Special Counsel Robert Mueller's report on Russian interference in the 2016 election arrived to us and Congress this week sober and serious, albeit in the form of a four-page summary by Attorney General William Barr. In the course of Mueller's investigation, 34 people have been indicted, six of them Trump advisors; seven entered guilty pleas, five have been convicted and are in jail or on their way. All of them lied about something. I can't think of any better time to talk about the fifth degree of humility.
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This fifth degree of humility, St. Benedict of Nursia teaches, is that "we do not conceal our sinful thoughts or any wrongs committed in secret … but confess them humbly." What!?
It's clear now what God wants — a sense of the Presence of God within us, openness to direction as we grow, and the patience to endure the process of self-development and the frustrations of trying to heal the world. But here's the question that goes with this next degree of humility — the tough one, the life-changing one: If those things are what God wants for you, what precisely do you want for you?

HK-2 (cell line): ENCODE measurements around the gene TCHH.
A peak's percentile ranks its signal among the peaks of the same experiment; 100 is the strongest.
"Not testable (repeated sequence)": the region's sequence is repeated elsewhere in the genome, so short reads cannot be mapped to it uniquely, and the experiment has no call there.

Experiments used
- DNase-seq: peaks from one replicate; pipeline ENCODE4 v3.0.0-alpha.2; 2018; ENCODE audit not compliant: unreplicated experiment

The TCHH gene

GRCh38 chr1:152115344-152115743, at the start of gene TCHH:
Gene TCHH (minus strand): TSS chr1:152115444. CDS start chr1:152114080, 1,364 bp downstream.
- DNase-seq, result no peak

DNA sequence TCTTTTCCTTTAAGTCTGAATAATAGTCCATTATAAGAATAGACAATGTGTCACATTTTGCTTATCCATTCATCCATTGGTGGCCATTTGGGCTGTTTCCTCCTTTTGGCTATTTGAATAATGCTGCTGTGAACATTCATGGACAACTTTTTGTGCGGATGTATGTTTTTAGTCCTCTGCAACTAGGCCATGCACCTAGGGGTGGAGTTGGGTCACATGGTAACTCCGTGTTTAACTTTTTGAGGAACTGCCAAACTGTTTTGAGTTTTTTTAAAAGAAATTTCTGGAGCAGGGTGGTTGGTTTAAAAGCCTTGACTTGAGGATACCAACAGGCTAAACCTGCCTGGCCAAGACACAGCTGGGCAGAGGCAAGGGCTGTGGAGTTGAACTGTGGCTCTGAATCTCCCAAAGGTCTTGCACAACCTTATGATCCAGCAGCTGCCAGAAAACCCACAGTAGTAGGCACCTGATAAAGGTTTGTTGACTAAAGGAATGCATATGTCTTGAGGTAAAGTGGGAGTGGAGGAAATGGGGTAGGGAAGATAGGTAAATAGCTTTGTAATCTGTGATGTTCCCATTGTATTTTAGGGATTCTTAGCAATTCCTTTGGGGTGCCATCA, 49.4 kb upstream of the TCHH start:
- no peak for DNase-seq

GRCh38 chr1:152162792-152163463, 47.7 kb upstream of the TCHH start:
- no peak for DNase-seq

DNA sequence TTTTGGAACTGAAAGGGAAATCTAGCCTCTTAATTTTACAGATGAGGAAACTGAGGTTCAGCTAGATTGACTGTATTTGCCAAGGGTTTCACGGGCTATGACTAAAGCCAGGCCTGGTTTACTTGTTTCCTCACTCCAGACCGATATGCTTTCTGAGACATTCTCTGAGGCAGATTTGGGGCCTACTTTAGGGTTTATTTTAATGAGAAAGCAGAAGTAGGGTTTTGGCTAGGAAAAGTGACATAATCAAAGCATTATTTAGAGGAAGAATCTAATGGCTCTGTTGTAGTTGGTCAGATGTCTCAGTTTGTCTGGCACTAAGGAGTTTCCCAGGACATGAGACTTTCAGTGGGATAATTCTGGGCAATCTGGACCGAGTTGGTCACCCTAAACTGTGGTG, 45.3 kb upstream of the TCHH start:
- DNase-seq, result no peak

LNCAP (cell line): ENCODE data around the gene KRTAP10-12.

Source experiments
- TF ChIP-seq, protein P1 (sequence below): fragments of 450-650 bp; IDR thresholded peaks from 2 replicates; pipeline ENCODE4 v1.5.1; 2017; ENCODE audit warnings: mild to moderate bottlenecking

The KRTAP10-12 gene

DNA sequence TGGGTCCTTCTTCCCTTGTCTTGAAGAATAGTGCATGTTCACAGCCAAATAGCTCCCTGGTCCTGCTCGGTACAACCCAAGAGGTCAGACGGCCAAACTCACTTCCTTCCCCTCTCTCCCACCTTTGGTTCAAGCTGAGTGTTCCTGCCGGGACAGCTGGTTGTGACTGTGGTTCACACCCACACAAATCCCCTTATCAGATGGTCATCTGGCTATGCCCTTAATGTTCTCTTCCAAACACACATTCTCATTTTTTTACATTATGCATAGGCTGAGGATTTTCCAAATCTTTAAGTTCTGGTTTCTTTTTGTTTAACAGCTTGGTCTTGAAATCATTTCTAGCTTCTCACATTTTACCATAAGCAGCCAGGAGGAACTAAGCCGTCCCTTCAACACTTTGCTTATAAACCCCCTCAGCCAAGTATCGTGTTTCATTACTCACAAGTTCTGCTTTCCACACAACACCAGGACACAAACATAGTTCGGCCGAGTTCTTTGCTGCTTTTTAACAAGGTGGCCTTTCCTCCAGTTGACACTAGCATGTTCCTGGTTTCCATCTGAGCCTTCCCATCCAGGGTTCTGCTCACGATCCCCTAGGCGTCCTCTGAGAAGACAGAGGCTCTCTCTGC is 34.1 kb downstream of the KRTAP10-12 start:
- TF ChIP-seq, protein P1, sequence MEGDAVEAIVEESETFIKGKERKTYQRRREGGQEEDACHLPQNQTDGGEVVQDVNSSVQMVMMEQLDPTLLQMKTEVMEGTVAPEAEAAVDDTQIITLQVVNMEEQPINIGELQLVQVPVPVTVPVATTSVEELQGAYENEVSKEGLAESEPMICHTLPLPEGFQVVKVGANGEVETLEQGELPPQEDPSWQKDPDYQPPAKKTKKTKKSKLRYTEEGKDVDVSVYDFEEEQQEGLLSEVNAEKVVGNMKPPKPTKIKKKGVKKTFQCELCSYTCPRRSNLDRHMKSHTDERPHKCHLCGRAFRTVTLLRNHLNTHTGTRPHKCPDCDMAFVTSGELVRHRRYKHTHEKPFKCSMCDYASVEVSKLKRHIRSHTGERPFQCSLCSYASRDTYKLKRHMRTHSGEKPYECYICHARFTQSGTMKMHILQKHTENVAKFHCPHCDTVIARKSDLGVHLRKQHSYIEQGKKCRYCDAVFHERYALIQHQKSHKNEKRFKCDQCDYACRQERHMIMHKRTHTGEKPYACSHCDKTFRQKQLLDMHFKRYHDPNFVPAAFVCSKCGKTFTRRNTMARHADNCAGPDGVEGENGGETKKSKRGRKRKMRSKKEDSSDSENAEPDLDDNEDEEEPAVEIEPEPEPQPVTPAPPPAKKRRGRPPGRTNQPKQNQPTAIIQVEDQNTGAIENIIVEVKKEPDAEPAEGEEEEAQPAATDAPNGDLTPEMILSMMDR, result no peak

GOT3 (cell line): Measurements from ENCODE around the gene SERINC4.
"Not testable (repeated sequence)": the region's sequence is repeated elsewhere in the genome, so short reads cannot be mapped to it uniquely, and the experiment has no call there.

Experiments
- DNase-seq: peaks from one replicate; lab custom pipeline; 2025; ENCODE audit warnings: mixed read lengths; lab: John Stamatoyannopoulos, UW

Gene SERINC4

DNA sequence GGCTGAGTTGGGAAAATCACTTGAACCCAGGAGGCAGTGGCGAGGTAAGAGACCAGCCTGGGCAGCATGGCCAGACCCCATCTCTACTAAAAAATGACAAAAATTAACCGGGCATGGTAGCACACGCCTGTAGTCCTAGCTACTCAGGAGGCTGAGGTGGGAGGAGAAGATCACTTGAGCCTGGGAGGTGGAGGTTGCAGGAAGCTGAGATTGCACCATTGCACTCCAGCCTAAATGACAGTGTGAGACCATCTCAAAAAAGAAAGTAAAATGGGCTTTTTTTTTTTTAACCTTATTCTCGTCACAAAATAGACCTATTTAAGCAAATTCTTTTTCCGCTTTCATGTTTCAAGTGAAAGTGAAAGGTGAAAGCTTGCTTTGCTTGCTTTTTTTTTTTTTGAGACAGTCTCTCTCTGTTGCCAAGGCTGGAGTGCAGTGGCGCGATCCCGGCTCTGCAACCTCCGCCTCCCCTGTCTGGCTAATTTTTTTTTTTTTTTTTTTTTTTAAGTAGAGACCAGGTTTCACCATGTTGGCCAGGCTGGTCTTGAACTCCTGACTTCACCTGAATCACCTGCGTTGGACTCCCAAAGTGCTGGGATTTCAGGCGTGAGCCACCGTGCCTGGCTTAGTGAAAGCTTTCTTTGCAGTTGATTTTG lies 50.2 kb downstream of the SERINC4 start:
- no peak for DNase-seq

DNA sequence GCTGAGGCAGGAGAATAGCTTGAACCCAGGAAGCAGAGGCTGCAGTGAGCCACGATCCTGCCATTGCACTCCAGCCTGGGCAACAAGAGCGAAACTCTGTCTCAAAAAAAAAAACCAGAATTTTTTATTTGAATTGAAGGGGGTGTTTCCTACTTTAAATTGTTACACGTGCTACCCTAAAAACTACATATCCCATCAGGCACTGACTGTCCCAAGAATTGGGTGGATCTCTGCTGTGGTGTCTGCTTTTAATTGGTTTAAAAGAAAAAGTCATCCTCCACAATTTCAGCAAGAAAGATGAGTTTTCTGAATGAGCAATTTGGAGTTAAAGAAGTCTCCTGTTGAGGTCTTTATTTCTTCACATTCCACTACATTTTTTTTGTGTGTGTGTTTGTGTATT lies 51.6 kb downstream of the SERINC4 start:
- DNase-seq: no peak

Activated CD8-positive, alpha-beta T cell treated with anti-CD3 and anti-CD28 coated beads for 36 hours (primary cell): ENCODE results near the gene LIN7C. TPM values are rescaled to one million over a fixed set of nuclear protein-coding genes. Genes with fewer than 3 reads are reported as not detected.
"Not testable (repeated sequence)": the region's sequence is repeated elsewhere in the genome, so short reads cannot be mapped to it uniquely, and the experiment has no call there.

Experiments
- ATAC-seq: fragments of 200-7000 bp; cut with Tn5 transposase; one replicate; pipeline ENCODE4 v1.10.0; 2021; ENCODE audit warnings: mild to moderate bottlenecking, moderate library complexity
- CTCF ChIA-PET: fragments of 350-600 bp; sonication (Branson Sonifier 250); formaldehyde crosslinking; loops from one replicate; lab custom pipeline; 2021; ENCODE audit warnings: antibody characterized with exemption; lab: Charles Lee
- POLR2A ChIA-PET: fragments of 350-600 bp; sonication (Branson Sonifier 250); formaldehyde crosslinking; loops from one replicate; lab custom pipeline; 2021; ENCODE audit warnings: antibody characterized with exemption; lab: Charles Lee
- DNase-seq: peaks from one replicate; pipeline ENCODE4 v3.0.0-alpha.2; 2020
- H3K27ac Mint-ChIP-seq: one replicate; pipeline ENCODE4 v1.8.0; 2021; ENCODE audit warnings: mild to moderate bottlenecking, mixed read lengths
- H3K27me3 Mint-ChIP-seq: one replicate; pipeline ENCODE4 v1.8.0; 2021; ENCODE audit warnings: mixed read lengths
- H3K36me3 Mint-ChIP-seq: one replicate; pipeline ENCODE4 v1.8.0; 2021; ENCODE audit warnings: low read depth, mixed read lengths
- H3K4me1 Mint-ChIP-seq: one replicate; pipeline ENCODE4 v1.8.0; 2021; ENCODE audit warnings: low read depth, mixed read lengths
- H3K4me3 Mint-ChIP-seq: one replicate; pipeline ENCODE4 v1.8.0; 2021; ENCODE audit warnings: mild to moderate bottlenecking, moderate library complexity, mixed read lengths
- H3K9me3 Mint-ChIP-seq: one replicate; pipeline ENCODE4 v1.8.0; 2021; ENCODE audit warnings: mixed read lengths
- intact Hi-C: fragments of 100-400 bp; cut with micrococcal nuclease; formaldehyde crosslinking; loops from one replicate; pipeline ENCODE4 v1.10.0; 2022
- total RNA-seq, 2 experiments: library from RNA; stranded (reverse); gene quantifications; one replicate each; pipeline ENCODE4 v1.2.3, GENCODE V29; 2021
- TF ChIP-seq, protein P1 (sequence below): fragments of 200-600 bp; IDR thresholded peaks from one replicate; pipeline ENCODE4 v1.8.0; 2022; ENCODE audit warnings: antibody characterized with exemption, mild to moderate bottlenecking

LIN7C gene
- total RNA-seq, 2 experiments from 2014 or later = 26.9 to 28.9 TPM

Up to now, the Rule of Benedict has been focusing us on our relationship to God, our commitment to the will of God, our reliance on wisdom figures to help guide our way through life. Then, suddenly, Benedict shifts our attention from the outside world and its role in our growth to the world within us and our willingness to face it.
It's here that the steps of humility get real, even stop us in our tracks.
In this Madison Avenue-world of hype, exaggeration and embellishment, we are all walking advertisements of ourselves. We learn early to wear the right clothes, say the right things, go with the right people and get the right jobs. Most of all, we also learn that life's all a matter of connections. Truth, merit, hard work have, for many, long ago stopped being the coin of the realm. Now it's not who we are that really counts; it's who people think we are that matters.